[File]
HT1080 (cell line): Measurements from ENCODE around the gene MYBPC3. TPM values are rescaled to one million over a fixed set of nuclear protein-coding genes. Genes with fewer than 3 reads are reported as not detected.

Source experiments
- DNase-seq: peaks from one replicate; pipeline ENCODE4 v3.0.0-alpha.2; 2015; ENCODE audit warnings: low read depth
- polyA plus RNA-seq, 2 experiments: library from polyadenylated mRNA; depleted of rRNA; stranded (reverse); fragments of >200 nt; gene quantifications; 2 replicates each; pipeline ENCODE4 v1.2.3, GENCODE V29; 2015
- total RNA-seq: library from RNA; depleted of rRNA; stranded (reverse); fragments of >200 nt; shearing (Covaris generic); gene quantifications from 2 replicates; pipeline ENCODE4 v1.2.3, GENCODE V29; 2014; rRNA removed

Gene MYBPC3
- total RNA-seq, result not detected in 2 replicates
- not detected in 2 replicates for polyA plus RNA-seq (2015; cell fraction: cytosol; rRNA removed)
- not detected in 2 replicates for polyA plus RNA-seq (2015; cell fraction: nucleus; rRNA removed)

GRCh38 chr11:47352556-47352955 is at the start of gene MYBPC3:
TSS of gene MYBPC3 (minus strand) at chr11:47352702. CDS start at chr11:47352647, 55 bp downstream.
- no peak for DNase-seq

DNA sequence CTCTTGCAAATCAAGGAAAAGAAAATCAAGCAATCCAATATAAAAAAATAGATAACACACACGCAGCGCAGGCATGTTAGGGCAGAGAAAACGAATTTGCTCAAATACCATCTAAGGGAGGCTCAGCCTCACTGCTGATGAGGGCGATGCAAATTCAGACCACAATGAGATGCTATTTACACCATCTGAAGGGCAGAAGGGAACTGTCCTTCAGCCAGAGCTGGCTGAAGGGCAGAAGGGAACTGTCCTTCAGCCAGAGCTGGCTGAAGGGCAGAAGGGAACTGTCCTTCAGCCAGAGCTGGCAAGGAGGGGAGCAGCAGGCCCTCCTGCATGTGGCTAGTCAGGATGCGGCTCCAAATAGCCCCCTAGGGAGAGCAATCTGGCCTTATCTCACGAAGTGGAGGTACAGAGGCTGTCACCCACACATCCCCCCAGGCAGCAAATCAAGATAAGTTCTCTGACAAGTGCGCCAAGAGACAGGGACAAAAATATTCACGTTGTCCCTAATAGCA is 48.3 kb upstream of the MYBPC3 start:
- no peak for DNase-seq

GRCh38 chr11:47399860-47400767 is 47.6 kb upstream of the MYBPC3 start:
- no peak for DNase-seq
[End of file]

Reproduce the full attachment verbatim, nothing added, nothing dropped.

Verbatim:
HT1080 (cell line): Measurements from ENCODE around the gene MYBPC3. TPM values are rescaled to one million over a fixed set of nuclear protein-coding genes. Genes with fewer than 3 reads are reported as not detected.

Source experiments
- DNase-seq: peaks from one replicate; pipeline ENCODE4 v3.0.0-alpha.2; 2015; ENCODE audit warnings: low read depth
- polyA plus RNA-seq, 2 experiments: library from polyadenylated mRNA; depleted of rRNA; stranded (reverse); fragments of >200 nt; gene quantifications; 2 replicates each; pipeline ENCODE4 v1.2.3, GENCODE V29; 2015
- total RNA-seq: library from RNA; depleted of rRNA; stranded (reverse); fragments of >200 nt; shearing (Covaris generic); gene quantifications from 2 replicates; pipeline ENCODE4 v1.2.3, GENCODE V29; 2014; rRNA removed

Gene MYBPC3
- total RNA-seq, result not detected in 2 replicates
- not detected in 2 replicates for polyA plus RNA-seq (2015; cell fraction: cytosol; rRNA removed)
- not detected in 2 replicates for polyA plus RNA-seq (2015; cell fraction: nucleus; rRNA removed)

GRCh38 chr11:47352556-47352955 is at the start of gene MYBPC3:
TSS of gene MYBPC3 (minus strand) at chr11:47352702. CDS start at chr11:47352647, 55 bp downstream.
- no peak for DNase-seq

DNA sequence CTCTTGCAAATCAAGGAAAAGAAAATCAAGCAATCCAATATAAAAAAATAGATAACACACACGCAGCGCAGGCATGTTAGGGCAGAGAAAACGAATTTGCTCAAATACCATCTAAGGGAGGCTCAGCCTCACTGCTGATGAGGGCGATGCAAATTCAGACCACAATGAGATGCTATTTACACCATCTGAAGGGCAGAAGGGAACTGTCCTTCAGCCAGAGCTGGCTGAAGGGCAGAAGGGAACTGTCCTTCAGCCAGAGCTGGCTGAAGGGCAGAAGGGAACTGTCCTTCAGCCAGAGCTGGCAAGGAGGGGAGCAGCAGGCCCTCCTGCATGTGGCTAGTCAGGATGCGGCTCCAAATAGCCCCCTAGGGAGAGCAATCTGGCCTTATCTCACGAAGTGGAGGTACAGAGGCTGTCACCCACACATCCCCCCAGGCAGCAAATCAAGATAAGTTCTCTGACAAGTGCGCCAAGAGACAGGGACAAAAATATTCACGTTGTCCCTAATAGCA is 48.3 kb upstream of the MYBPC3 start:
- no peak for DNase-seq

GRCh38 chr11:47399860-47400767 is 47.6 kb upstream of the MYBPC3 start:
- no peak for DNase-seq